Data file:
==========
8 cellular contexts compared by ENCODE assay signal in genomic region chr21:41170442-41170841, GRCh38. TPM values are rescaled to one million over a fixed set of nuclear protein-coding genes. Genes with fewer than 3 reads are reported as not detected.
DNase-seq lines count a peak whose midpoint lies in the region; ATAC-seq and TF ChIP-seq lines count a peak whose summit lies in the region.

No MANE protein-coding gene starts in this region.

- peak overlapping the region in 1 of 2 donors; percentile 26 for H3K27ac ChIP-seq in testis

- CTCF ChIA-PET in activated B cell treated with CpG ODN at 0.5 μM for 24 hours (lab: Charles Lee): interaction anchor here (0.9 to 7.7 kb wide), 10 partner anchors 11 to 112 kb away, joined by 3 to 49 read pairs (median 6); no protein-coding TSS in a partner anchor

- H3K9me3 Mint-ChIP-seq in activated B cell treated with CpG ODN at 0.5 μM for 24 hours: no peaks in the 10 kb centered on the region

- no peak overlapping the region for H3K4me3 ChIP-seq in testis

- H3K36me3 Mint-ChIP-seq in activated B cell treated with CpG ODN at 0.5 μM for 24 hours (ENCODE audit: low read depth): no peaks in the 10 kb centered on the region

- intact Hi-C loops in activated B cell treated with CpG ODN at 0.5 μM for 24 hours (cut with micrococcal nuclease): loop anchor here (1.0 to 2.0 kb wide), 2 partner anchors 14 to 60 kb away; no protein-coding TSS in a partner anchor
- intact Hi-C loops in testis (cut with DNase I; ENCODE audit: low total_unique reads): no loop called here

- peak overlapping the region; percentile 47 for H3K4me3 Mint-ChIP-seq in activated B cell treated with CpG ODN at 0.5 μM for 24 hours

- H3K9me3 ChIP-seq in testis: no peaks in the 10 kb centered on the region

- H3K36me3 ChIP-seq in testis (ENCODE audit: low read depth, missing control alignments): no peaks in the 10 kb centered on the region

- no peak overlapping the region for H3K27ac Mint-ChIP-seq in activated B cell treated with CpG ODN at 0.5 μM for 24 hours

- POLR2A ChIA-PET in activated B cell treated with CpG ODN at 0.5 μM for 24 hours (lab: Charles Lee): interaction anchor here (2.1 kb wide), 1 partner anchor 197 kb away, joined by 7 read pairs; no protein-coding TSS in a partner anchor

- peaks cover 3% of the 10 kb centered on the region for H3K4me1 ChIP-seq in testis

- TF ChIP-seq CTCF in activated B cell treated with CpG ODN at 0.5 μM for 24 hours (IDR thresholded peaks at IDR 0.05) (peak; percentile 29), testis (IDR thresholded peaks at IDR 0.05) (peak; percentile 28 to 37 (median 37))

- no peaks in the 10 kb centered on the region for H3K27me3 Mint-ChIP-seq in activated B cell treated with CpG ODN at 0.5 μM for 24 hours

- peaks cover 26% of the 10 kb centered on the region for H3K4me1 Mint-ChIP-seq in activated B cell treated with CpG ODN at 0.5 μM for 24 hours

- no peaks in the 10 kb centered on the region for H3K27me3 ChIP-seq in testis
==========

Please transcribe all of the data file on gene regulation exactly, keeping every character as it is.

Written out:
8 cellular contexts compared by ENCODE assay signal in genomic region chr21:41170442-41170841, GRCh38. TPM values are rescaled to one million over a fixed set of nuclear protein-coding genes. Genes with fewer than 3 reads are reported as not detected.
DNase-seq lines count a peak whose midpoint lies in the region; ATAC-seq and TF ChIP-seq lines count a peak whose summit lies in the region.

No MANE protein-coding gene starts in this region.

- peak overlapping the region in 1 of 2 donors; percentile 26 for H3K27ac ChIP-seq in testis

- CTCF ChIA-PET in activated B cell treated with CpG ODN at 0.5 μM for 24 hours (lab: Charles Lee): interaction anchor here (0.9 to 7.7 kb wide), 10 partner anchors 11 to 112 kb away, joined by 3 to 49 read pairs (median 6); no protein-coding TSS in a partner anchor

- H3K9me3 Mint-ChIP-seq in activated B cell treated with CpG ODN at 0.5 μM for 24 hours: no peaks in the 10 kb centered on the region

- no peak overlapping the region for H3K4me3 ChIP-seq in testis

- H3K36me3 Mint-ChIP-seq in activated B cell treated with CpG ODN at 0.5 μM for 24 hours (ENCODE audit: low read depth): no peaks in the 10 kb centered on the region

- intact Hi-C loops in activated B cell treated with CpG ODN at 0.5 μM for 24 hours (cut with micrococcal nuclease): loop anchor here (1.0 to 2.0 kb wide), 2 partner anchors 14 to 60 kb away; no protein-coding TSS in a partner anchor
- intact Hi-C loops in testis (cut with DNase I; ENCODE audit: low total_unique reads): no loop called here

- peak overlapping the region; percentile 47 for H3K4me3 Mint-ChIP-seq in activated B cell treated with CpG ODN at 0.5 μM for 24 hours

- H3K9me3 ChIP-seq in testis: no peaks in the 10 kb centered on the region

- H3K36me3 ChIP-seq in testis (ENCODE audit: low read depth, missing control alignments): no peaks in the 10 kb centered on the region

- no peak overlapping the region for H3K27ac Mint-ChIP-seq in activated B cell treated with CpG ODN at 0.5 μM for 24 hours

- POLR2A ChIA-PET in activated B cell treated with CpG ODN at 0.5 μM for 24 hours (lab: Charles Lee): interaction anchor here (2.1 kb wide), 1 partner anchor 197 kb away, joined by 7 read pairs; no protein-coding TSS in a partner anchor

- peaks cover 3% of the 10 kb centered on the region for H3K4me1 ChIP-seq in testis

- TF ChIP-seq CTCF in activated B cell treated with CpG ODN at 0.5 μM for 24 hours (IDR thresholded peaks at IDR 0.05) (peak; percentile 29), testis (IDR thresholded peaks at IDR 0.05) (peak; percentile 28 to 37 (median 37))

- no peaks in the 10 kb centered on the region for H3K27me3 Mint-ChIP-seq in activated B cell treated with CpG ODN at 0.5 μM for 24 hours

- peaks cover 26% of the 10 kb centered on the region for H3K4me1 Mint-ChIP-seq in activated B cell treated with CpG ODN at 0.5 μM for 24 hours

- no peaks in the 10 kb centered on the region for H3K27me3 ChIP-seq in testis